EVANSVILLE, Ind. (WEHT) — The Evansville Police Department says The Guardian not only helps to deter crime, but also works to keep a watchful eye on city neighborhoods.
Officials say the program’s background and history sets it apart from other ways to fight crime.
“We try to spread them out evenly, and how we determine where they go is through crime prevention officers,” explained Evansville Police Dept. Public Information Officer Sgt. Anna Gray. “We listen to members of the neighborhoods who request them, a lot of businesses call in and request them.”
Evansville Police brought the Guardian program to the city in 2012. At the time, Evansville neighborhood associations went to a regional conference and one of the agencies had a workshop on the Guardian program.
Evansville Police Chief Billy Bolin, who at the time was a crime prevention officer, made adding the Guardian program to the city one of his first initiatives as chief in 2012.
The armored trucks were actually donated to the EPD by Brink’s, a popular bullet-resistant truck known to carry money and valuable goods.
For Evansville residents like Perri Hammett, the Evansville Police Department’s Guardian means a sense of security.
“I’m seeing consistency with neighborhoods liking the Guardian and noticing a difference in the loitering and the noise and illegal activity,” Hammett said. “I think it is a good idea.”
Hammett said she sees The Guardian as a way to combat crime that often goes unseen.
“I live very close to the University of Evansville, so there are a lot of college aged youth and it can be a little rambunctious, so with The Gaurdian around just having everyone know that they are there, has really decreased the loitering and especially the number of students and the number of incidents with students,” Hammett said.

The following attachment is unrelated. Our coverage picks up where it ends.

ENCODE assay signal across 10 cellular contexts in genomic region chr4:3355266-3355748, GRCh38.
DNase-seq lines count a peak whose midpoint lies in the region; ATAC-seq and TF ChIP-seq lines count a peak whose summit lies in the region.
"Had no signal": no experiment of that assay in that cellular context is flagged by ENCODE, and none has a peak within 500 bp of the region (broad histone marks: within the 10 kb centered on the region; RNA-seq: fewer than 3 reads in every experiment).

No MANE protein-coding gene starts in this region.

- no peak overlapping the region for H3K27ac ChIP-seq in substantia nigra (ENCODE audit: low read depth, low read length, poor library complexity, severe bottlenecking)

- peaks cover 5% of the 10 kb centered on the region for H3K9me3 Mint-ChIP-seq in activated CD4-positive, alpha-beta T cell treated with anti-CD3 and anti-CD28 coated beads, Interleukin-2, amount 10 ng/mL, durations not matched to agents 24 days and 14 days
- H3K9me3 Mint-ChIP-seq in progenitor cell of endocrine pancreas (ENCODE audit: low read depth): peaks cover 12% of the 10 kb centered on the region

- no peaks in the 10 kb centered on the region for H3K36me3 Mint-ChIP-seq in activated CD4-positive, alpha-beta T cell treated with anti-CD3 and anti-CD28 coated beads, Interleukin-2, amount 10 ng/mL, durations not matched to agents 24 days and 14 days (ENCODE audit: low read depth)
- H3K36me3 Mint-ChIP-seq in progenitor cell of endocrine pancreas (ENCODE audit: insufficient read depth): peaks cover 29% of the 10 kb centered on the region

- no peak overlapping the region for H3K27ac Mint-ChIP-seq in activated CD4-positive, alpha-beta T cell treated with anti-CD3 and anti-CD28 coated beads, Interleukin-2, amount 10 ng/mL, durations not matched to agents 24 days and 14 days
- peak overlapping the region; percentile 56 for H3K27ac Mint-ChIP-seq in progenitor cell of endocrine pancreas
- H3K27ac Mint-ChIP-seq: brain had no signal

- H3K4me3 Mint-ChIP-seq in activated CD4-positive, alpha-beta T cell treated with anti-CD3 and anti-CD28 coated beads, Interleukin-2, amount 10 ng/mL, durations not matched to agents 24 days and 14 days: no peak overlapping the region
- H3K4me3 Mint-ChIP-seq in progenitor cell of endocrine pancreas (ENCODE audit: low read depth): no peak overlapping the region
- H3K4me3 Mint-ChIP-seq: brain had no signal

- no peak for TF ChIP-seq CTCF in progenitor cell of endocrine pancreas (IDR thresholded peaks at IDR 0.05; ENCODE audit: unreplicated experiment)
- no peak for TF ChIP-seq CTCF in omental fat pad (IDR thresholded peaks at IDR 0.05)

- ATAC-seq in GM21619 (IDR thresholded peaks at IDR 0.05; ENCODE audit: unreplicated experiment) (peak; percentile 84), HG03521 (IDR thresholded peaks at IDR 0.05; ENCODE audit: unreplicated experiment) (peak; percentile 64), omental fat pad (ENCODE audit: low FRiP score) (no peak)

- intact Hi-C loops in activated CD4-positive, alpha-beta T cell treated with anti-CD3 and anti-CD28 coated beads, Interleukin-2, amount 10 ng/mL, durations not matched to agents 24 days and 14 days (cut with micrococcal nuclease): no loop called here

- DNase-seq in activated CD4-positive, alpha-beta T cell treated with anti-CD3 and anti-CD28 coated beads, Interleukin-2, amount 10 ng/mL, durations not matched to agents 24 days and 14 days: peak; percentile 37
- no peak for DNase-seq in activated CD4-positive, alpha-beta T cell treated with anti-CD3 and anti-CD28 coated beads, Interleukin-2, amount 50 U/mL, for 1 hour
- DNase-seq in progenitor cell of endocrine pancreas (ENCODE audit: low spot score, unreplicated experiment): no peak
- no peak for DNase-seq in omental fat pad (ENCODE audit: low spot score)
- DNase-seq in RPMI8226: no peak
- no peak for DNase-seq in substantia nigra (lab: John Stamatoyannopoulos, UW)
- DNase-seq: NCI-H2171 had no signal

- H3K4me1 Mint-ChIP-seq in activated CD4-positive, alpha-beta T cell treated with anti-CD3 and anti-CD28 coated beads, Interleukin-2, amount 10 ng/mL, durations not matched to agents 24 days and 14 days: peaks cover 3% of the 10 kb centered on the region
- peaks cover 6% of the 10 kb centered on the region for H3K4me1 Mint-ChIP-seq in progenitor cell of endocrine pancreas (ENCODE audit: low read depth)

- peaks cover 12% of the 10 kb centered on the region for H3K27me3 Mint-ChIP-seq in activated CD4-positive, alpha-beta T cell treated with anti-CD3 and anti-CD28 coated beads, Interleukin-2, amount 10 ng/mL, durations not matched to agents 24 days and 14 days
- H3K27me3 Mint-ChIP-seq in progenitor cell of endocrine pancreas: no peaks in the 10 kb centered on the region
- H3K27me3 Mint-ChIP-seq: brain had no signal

EPD said their Guardian fleet consists of two trucks and three of the smaller trailers which were donated by the military.
All five units are retrofitted with cameras and other gear for surveillance or emergency situations.
Evansville Police could not show us inside one of the vehicles for security privacy reasons but they say they are always watching.
“It is a very basic concept, it obviously says Evansville Police, we are not trying to hide the fact that we are being sneaky and we are watching and recording,” Sgt. Gray said.
Police say the guardian program is seperate from EPD’s mobile command vehicle used in critical incidents.
Gray said at the end of the day, it’s all about community policing and making sure neighbors feel safe.
“You know most neighbors, most of the time like to see it and I think the more that people understand what it does and why it’s there, this is definitely a tool that’s a positive thing,” Gray said.
The Guardian is moved often, sometimes every week just depending on requests from the community. For more information on how to request the Guardian click here.
(This story was originally published on May 27, 2020)